Blood Journal
Leading the way in experimental and clinical research in hematology

Induction of differentiation of human mast cells from bone marrow and peripheral blood mononuclear cells by recombinant human stem cell factor/kit-ligand in long-term culture

  1. P Valent,
  2. E Spanblochl,
  3. WR Sperr,
  4. C Sillaber,
  5. KM Zsebo,
  6. H Agis,
  7. H Strobl,
  8. K Geissler,
  9. P Bettelheim, and
  10. K Lechner
  1. Department of Internal Medicine, University of Vienna, Austria.

Abstract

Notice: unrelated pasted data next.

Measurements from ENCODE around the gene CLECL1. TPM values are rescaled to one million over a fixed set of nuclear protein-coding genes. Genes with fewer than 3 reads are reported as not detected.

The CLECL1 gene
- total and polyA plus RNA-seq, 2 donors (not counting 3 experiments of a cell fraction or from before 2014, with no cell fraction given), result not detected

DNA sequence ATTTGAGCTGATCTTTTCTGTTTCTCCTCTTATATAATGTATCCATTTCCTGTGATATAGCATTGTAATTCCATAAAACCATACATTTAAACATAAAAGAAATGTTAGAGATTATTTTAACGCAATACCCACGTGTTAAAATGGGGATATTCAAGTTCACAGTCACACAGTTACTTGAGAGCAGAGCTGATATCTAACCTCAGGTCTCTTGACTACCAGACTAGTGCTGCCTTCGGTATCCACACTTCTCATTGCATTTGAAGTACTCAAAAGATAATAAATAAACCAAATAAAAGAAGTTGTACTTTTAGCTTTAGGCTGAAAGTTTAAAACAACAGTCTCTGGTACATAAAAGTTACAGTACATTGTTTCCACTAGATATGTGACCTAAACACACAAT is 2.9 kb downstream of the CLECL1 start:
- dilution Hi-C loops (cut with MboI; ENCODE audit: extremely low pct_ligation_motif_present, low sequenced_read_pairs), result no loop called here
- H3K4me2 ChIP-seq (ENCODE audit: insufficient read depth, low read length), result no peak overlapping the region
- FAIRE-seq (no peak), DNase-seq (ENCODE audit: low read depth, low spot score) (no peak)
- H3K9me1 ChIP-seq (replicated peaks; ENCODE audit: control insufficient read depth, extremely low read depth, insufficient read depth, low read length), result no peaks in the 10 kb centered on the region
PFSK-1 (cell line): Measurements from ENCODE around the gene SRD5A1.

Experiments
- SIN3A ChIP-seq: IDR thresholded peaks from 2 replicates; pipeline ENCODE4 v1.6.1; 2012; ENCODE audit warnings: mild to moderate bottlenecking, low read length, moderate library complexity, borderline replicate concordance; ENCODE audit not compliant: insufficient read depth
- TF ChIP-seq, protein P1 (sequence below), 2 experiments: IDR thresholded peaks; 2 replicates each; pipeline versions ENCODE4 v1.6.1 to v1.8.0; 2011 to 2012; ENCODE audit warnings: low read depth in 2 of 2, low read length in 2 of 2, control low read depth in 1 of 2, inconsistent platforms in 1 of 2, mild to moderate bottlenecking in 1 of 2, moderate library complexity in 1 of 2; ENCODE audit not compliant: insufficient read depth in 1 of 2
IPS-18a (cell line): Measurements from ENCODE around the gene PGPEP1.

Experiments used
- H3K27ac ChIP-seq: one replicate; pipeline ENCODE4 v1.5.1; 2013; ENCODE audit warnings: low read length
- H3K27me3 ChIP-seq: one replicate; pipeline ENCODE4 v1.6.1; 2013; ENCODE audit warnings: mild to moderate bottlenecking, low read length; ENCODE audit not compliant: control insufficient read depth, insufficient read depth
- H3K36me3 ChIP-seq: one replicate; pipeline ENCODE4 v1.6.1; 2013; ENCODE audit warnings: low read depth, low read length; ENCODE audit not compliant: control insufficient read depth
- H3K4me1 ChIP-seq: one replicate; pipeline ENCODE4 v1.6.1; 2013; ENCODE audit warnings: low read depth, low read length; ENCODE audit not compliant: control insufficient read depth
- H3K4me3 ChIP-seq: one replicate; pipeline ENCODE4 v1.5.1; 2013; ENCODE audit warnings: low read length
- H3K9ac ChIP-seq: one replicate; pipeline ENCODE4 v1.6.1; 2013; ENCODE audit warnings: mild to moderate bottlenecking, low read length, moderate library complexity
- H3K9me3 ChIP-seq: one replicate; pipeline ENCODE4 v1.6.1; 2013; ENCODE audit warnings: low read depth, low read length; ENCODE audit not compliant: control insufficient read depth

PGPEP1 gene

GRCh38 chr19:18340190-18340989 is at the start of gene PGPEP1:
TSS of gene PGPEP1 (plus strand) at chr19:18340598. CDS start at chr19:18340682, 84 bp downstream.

In the murine system, a number of cytokines (including interleukin-3 [IL-3], IL-4, and stem cell factor [SCF]) promote the growth of mast cells (MCs). However, so far little is known about factors controlling differentiation of human MCs. Recent data suggest that human MCs express receptors (R) for SCF. The aim of the present study was to investigate whether recombinant human (rh) SCF induces differentiation of human MCs from their precursor cells. For this purpose, bone marrow (BM; normal donors, n = 6) and peripheral blood (PB; normal donors, n = 11) mononuclear cells (MNC) were cultured in the presence of rhSCF, rhIL-3, rhIL-4, rhIL-9, recombinant human macrophage colony-stimulating factor (rhM-CSF), or control medium in long-term (8 weeks) suspension cultures. After 4 weeks, up to 5% of the MNC (BM and PB) cultured in the presence of rhSCF, but not in the presence of other cytokines, were found to exhibit the characteristics of MCs. These MCs expressed the YB5.B8-reactive domain of the SCF R as well as IgE R, as determined by combined toluidine blue/immunofluorescence staining. Myeloid antigens, likewise expressed on human basophils (ie, CD11b, CDw65, and Bsp-1), could not be detected on these cells. Furthermore, rhSCF, but not rhIL- 3, rhIL-4, rhIL-9, or rhM-CSF, induced dose- and time-dependent increases in the formation of cellular tryptase (an MC-specific enzyme) (rhSCF [100 ng/mL], 1,308 +/- 679 ng/mL v control medium, 18 +/- 6 ng/mL tryptase on day 35 of PB cell cultures), as well as an increase in cellular histamine. After 6 to 8 weeks, when other mature hematopoietic cells decreased, MCs still could be detected in culture, with up to 40% of all cells being MCs. To test whether rhSCF also activates tissue MCs, we performed histamine release experiments (dispersed tissue; lung, n = 3; uterus, n = 3). SCF was found to enhance (by up to 3.4-fold) the capacity of the MCs to release histamine upon cross-linkage of IgE R with anti-IgE. Together, these observations suggest that rhSCF induces in vitro differentiation of human MCs from their BM and PB precursor cells in long-term culture and upregulates MC releasability.